Here’s another Old Malt Cask bottle but don’t panic, it’s not another from their 20th Anniversary release. No, this is a single cask of Bowmore, a refill hogshead, bottled for K&L in California. Somewhat unusually, it is bottled not at the standard 50% abv of the Old Malt Cask line but at 53.9%. Not that I follow K&L’s announcements very closely anymore—after Driscoll’s departure it’s a bit like going to the circus after they’ve got rid of all the clowns—but I didn’t recall much noise having been made about it. Thus when I asked Sku in January—when I was in Los Angeles—if there were any K&L exclusives he’d recommend I was surprised when he mentioned this. But I always do what Sku says and so I purchased a bottle. At about $150 it was not cheap but that’s pretty good these days for a Bowmore of this age. When I got back to Minnesota I opened it right away, and man, Sku was right. Which leads me to think that the lack of noise about this from K&L must mean either that they really don’t know what they have or that the way to separate the crap from the quality in what they bring in is to ignore the ones they shout about and get the ones they trust to sell themselves (though this did hang around for a good while). If K&L were still shipping out of state I would have purchased a few more bottles within minutes of tasting this, but they don’t and then they finally sold out anyway a few days later. Here at any rate are my notes. Continue reading
The blog turns six today and so here is the customary Bowmore review. My first ever review was of the lowly Bowmore Legend and since then I’ve posted a Bowmore review on every anniversary. In 2014 I reviewed the Bowmore 12 and in 2015 the Bowmore 18—but that’s as high as the age statements have gone on these anniversary reviews. Well, this year’s review is of a much older Bowmore—indeed, the oldest I’ve ever tasted—and it’s from a series with a very strong reputation: the Sea Dragon. A number of batches of these were released from the late 1990s through the early 2000s, all in ceramic bottles with striking art on them and it’s not always easy to know which release a given bottle is from. I got this sample from Matt G. and he couldn’t find a bottle code anywhere on his black ceramic bottle. Assuming this was not actually from a 2000s release, this will be both my first-ever 30 yo Bowmore and my first-ever 60s Bowmore. Continue reading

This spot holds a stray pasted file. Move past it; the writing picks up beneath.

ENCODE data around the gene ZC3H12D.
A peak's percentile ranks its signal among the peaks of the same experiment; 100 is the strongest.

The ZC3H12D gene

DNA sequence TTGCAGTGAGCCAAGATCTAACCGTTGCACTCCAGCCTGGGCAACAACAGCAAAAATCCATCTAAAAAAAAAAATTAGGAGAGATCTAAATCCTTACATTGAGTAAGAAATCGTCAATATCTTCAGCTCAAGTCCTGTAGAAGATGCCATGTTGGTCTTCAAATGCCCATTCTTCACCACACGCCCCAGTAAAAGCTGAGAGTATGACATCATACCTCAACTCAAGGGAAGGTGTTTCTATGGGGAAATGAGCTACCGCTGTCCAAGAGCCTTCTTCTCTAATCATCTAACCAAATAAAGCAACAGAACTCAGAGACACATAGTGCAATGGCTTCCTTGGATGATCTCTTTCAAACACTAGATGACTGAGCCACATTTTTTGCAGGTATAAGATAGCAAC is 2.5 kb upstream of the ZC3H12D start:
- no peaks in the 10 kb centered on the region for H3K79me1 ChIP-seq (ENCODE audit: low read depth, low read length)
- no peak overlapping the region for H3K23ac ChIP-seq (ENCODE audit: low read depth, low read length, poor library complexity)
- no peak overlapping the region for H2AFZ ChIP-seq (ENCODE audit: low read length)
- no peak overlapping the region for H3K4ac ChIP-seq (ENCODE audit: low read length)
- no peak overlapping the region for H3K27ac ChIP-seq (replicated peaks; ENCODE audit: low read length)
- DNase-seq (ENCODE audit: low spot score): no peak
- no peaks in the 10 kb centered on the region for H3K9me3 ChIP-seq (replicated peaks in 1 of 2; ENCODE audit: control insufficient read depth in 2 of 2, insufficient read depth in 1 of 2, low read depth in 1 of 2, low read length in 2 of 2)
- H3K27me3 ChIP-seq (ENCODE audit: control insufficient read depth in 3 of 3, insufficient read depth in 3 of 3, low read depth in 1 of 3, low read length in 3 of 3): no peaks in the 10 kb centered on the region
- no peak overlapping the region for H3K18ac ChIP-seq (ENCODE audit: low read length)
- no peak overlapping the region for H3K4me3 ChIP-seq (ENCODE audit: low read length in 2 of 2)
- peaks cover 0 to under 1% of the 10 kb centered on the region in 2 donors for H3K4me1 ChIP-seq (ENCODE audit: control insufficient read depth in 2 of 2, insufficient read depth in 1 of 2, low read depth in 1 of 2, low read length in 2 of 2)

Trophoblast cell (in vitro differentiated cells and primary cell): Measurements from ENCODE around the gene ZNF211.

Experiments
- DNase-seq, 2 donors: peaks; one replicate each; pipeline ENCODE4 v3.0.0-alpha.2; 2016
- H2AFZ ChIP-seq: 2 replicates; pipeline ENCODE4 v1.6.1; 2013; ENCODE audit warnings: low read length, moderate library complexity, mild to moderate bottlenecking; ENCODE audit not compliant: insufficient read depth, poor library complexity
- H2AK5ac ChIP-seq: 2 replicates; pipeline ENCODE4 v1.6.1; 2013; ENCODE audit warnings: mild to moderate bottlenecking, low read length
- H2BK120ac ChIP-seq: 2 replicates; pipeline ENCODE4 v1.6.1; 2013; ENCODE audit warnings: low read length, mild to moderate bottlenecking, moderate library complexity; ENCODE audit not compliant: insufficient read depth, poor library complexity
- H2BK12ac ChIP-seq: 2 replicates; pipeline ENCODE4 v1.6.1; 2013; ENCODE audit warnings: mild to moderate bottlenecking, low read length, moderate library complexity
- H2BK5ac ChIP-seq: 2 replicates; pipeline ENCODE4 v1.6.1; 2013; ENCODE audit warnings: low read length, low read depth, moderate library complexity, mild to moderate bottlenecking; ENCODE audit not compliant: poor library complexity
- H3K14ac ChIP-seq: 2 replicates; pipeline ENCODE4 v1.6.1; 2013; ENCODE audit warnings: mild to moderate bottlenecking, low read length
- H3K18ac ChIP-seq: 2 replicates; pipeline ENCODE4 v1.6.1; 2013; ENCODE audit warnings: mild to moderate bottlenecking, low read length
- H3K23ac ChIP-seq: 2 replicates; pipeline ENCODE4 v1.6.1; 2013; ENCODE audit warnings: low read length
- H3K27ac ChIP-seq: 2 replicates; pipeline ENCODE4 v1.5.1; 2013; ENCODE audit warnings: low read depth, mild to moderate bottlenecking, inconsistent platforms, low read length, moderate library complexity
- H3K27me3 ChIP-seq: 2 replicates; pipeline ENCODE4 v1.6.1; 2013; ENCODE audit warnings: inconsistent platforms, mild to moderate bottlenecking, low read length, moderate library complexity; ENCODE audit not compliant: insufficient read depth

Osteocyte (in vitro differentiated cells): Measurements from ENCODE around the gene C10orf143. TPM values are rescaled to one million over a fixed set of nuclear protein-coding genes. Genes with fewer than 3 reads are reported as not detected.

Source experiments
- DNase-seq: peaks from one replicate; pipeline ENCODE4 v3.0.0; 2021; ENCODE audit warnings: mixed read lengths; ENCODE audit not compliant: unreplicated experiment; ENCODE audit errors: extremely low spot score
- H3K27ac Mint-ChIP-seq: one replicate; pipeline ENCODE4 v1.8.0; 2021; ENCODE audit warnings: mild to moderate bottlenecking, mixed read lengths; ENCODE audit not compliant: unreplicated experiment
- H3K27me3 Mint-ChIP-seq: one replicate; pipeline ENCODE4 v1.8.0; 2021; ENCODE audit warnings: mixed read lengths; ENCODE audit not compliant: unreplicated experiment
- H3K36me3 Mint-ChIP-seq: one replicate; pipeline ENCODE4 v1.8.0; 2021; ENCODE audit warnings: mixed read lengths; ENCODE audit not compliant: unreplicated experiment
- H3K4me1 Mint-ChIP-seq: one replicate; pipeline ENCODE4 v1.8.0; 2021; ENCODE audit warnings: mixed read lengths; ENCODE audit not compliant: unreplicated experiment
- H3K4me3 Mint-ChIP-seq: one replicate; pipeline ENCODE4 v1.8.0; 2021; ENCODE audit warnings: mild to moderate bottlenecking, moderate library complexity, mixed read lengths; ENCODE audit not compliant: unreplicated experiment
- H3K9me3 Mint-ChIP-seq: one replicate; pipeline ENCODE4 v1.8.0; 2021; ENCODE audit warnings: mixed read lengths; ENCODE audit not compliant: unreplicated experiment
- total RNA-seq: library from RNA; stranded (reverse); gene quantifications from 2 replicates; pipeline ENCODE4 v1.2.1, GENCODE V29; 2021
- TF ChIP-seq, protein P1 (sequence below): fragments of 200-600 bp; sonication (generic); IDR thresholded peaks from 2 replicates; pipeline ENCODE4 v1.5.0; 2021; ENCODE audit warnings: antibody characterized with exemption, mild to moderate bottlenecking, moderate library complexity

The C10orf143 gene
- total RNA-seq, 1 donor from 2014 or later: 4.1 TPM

On Monday I posted a review of one of two Bowmore 22, 1996s released by Hunter Laing to mark the 20th anniversary of the Old Malt Cask line. I really liked that one. Here now is my review of the second which I hope I will like at least as much. It is also from an ex-bourbon cask.
This is the last of my OMC 20th anniversary reviews—if anyone has any first-hand reports on any of the others released in the series, please write in below. I’m particularly interested in those that are still available: as you know I don’t approve of talk of whiskies that are not currently available. Thanks in advance.
Bowmore 22, 1996 (50%; OMC 20th Anniversary; cask 17078; from a bottle split)
Nose: Milder than the sibling cask with the floral notes, a bit of cream and a bit of smoke. With a few drops of water it’s a bit maltier and muskier but not very much more expressive. Continue reading
Another week, another whisky released to commemorate the 20th anniversary of the Old Malt Cask line, once part of the Douglas Laing portfolio, and now owned by the Hunter Laing company that spun off from it. (I still cluster all of these whiskies under the “Douglas Laing” umbrella in my categorization but that’s because it’s too much of a pain to go back and re-categorize whiskies released under labels that were once Douglas Laing lines and are now Hunter Laing). There seem to have been a rather large number of releases in the OMC 20 anniversary series, but I only have two left from the bottle split I went in on. Following last week’s Arran 21, Laphroaig 12 and Glen Grant 27, my last reviews of this series will be of two Bowmores. Each is 22 years old and distilled in 1996, matured in a hogshead and bottled at the classic 50% of the OMC line. As bourbon cask Bowmore of this age is usually very good indeed, I’m hoping for good things. Continue reading